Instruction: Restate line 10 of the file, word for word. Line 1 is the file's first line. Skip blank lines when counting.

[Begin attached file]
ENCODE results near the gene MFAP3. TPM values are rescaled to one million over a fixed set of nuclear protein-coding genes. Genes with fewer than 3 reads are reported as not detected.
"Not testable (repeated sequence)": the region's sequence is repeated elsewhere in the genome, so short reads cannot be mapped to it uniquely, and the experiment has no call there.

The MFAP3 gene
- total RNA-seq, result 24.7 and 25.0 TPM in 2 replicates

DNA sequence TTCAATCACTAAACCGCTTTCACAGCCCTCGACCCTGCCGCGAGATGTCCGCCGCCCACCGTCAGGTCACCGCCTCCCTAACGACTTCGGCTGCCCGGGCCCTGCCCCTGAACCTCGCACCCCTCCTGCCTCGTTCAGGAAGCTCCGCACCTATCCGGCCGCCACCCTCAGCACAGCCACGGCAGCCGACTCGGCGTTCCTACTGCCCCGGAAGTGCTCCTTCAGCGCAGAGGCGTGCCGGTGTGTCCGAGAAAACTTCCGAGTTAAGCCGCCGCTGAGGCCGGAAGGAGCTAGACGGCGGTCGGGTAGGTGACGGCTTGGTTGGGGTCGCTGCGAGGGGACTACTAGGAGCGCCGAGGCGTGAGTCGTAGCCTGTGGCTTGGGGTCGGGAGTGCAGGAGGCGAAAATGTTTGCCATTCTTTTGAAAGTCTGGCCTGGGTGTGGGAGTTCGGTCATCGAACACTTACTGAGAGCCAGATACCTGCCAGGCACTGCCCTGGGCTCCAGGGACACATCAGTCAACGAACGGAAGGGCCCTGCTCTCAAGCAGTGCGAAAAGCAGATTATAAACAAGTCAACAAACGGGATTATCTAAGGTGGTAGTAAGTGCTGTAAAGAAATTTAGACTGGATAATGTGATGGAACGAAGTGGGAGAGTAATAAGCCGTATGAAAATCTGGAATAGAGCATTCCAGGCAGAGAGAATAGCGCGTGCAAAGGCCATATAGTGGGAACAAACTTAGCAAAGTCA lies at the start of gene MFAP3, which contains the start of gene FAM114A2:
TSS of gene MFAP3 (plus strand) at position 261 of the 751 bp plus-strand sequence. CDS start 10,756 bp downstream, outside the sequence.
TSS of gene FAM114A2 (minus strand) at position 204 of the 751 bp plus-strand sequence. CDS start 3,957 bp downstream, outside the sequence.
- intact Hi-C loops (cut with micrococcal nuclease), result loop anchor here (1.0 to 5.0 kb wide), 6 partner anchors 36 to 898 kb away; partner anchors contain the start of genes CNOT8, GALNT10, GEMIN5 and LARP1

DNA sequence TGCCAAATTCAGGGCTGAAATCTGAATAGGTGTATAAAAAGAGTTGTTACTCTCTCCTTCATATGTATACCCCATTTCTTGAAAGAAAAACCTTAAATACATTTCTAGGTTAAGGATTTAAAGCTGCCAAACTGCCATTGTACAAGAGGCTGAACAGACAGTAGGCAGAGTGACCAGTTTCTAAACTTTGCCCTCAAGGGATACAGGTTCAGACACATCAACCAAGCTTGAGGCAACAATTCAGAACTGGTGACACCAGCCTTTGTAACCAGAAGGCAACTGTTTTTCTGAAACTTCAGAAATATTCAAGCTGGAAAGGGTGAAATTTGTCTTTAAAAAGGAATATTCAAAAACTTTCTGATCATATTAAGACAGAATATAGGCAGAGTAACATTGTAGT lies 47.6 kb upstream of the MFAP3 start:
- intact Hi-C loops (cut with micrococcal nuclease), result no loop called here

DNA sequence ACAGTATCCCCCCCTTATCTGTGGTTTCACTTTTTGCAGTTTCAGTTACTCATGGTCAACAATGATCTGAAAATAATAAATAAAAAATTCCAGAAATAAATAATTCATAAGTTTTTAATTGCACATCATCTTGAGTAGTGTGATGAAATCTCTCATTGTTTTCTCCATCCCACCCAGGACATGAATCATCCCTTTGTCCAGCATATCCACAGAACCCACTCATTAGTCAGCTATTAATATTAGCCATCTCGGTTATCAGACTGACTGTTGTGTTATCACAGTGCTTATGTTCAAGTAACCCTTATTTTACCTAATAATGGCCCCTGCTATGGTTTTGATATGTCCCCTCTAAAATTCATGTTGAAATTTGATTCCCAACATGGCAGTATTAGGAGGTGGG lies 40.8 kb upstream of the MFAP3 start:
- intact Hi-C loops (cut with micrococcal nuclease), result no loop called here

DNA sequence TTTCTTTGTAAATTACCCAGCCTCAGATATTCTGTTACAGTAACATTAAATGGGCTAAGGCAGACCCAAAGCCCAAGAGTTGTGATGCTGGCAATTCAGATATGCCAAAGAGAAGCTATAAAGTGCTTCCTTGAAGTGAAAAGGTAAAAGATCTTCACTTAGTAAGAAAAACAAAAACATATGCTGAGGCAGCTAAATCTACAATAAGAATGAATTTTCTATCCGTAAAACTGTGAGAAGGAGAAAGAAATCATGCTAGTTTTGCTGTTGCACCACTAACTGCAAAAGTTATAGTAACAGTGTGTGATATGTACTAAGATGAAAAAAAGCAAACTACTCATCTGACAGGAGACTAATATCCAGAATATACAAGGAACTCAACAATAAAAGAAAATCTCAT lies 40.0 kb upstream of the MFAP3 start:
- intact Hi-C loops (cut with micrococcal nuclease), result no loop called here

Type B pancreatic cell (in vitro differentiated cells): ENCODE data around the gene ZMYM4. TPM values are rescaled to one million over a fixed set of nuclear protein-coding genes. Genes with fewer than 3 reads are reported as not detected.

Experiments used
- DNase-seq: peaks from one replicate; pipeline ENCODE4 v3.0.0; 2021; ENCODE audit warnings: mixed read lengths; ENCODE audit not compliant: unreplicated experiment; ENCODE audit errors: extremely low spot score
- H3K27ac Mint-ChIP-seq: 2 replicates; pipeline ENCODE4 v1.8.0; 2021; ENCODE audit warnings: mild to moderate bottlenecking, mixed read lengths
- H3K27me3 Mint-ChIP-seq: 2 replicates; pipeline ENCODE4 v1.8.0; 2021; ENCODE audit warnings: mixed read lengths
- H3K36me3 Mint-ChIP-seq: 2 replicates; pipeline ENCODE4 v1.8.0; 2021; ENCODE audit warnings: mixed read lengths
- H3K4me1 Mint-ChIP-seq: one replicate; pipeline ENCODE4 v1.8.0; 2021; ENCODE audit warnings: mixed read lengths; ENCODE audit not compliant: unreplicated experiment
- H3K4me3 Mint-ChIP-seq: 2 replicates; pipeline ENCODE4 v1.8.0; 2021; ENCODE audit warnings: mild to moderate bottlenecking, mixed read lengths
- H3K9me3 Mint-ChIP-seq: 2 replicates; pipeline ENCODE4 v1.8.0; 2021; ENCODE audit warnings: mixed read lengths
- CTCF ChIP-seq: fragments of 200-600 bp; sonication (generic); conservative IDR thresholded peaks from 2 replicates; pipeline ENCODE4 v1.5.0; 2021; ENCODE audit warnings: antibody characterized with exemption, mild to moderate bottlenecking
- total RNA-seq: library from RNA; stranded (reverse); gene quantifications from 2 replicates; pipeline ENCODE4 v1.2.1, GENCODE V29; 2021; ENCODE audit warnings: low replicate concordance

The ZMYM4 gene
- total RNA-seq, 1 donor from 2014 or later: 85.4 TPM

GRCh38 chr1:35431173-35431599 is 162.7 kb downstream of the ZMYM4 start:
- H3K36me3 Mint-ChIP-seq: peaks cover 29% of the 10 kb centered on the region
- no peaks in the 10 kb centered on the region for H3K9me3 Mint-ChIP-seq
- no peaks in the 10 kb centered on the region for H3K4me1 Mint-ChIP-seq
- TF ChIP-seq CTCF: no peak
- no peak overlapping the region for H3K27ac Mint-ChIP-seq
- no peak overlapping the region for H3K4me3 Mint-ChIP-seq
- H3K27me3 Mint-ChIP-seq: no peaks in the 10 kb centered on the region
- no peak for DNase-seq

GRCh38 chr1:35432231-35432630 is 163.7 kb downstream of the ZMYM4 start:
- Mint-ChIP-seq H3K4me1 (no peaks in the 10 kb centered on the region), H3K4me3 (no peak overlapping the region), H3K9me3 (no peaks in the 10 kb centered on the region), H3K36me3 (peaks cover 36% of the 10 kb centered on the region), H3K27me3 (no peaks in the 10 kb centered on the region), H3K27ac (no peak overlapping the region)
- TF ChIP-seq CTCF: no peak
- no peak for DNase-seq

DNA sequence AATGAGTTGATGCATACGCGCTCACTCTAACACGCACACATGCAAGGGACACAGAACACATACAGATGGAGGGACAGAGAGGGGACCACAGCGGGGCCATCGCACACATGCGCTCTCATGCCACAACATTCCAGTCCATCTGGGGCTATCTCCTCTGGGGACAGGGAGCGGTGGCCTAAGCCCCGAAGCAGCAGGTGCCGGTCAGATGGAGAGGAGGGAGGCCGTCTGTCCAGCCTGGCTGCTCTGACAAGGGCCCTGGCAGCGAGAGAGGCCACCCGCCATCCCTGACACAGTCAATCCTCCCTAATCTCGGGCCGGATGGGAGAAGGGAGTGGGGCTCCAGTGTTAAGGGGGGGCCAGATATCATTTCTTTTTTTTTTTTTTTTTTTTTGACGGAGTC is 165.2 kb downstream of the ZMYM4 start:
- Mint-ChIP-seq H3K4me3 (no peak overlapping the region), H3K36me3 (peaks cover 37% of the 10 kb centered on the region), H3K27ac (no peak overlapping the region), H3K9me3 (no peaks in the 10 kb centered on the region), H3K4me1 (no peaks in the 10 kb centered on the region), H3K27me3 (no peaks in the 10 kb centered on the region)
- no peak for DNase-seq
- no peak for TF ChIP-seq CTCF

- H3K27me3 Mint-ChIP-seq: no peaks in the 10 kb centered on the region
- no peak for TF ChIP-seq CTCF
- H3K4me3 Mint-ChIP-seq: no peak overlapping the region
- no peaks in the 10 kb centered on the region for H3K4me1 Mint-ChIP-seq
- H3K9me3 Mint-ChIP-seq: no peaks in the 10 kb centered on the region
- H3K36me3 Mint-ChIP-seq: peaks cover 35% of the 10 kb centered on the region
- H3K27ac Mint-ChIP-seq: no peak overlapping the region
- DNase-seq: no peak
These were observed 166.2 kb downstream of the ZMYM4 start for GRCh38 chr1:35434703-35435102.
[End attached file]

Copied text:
- intact Hi-C loops (cut with micrococcal nuclease), result no loop called here